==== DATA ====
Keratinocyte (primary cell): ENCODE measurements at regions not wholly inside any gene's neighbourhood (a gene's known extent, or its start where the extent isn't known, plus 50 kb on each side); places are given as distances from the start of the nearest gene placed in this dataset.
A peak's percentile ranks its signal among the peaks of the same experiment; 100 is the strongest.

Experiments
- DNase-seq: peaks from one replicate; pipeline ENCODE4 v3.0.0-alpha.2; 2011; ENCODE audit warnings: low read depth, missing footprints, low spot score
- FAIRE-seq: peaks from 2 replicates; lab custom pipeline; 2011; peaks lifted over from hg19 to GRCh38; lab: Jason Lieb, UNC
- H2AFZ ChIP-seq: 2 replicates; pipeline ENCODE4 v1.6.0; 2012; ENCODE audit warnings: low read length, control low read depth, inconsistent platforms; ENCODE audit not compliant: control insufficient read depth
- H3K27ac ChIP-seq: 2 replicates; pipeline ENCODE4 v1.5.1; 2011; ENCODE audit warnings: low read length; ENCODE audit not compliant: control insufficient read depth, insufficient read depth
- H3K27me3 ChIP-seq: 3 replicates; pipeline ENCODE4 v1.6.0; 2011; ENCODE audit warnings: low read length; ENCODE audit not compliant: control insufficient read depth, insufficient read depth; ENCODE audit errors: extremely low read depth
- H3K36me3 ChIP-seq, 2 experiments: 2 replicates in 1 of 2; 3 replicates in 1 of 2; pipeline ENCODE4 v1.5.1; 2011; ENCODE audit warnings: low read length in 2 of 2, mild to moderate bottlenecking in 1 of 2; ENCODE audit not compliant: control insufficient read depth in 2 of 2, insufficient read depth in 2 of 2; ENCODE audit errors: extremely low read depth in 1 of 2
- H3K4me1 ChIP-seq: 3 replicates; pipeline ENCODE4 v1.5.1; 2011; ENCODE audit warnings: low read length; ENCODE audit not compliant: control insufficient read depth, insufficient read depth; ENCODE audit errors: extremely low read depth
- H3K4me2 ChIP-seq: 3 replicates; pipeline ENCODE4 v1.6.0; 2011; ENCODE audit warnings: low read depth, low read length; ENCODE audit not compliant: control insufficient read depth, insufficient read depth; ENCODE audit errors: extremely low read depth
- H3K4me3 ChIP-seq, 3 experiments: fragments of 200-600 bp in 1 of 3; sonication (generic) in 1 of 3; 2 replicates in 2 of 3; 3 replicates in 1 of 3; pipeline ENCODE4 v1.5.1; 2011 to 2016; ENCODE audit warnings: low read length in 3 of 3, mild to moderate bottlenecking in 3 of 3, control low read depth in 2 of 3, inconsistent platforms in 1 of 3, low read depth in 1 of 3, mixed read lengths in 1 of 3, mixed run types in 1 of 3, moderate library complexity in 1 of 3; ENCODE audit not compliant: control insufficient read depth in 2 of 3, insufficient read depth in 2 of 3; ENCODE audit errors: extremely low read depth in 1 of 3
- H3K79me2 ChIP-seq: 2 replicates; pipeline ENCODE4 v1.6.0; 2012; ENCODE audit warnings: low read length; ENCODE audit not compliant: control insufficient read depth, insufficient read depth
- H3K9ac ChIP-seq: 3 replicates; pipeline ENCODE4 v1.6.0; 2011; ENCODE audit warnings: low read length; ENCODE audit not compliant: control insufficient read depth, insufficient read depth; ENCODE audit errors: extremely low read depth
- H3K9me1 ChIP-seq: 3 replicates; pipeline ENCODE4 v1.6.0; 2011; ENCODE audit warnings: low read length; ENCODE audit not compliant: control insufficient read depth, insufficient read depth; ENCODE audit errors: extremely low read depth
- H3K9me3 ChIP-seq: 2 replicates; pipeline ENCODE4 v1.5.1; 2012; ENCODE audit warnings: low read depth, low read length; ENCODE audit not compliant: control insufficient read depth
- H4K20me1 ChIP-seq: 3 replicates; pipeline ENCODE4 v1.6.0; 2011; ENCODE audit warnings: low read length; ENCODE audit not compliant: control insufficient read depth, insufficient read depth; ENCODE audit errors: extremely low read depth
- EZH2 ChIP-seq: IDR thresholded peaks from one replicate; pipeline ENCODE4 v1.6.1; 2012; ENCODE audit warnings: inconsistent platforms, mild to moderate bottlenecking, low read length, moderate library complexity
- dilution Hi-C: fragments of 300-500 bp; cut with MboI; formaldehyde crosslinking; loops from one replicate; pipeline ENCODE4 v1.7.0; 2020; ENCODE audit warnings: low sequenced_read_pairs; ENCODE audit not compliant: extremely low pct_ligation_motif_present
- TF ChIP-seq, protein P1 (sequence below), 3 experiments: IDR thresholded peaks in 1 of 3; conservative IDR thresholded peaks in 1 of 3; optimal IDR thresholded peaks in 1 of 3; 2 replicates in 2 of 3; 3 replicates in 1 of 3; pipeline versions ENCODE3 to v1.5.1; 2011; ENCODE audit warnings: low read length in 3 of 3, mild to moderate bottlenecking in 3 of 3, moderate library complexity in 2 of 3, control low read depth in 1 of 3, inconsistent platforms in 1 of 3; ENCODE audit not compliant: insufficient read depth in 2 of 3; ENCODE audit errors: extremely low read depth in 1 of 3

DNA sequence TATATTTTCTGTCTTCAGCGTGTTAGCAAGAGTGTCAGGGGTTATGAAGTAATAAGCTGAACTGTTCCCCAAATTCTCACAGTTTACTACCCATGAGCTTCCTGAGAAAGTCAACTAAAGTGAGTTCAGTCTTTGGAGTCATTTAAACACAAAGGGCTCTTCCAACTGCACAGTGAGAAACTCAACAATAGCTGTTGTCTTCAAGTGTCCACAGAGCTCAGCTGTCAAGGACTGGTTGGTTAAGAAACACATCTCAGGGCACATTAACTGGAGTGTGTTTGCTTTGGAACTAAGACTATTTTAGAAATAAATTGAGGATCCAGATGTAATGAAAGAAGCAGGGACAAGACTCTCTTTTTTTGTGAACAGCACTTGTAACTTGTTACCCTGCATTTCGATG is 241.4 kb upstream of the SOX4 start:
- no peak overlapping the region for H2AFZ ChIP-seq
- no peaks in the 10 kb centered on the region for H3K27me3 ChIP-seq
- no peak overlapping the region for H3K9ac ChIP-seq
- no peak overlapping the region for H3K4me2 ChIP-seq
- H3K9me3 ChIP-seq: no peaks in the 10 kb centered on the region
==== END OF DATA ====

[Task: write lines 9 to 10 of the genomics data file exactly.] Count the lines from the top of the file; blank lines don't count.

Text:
- H3K36me3 ChIP-seq, 2 experiments: 2 replicates in 1 of 2; 3 replicates in 1 of 2; pipeline ENCODE4 v1.5.1; 2011; ENCODE audit warnings: low read length in 2 of 2, mild to moderate bottlenecking in 1 of 2; ENCODE audit not compliant: control insufficient read depth in 2 of 2, insufficient read depth in 2 of 2; ENCODE audit errors: extremely low read depth in 1 of 2
- H3K4me1 ChIP-seq: 3 replicates; pipeline ENCODE4 v1.5.1; 2011; ENCODE audit warnings: low read length; ENCODE audit not compliant: control insufficient read depth, insufficient read depth; ENCODE audit errors: extremely low read depth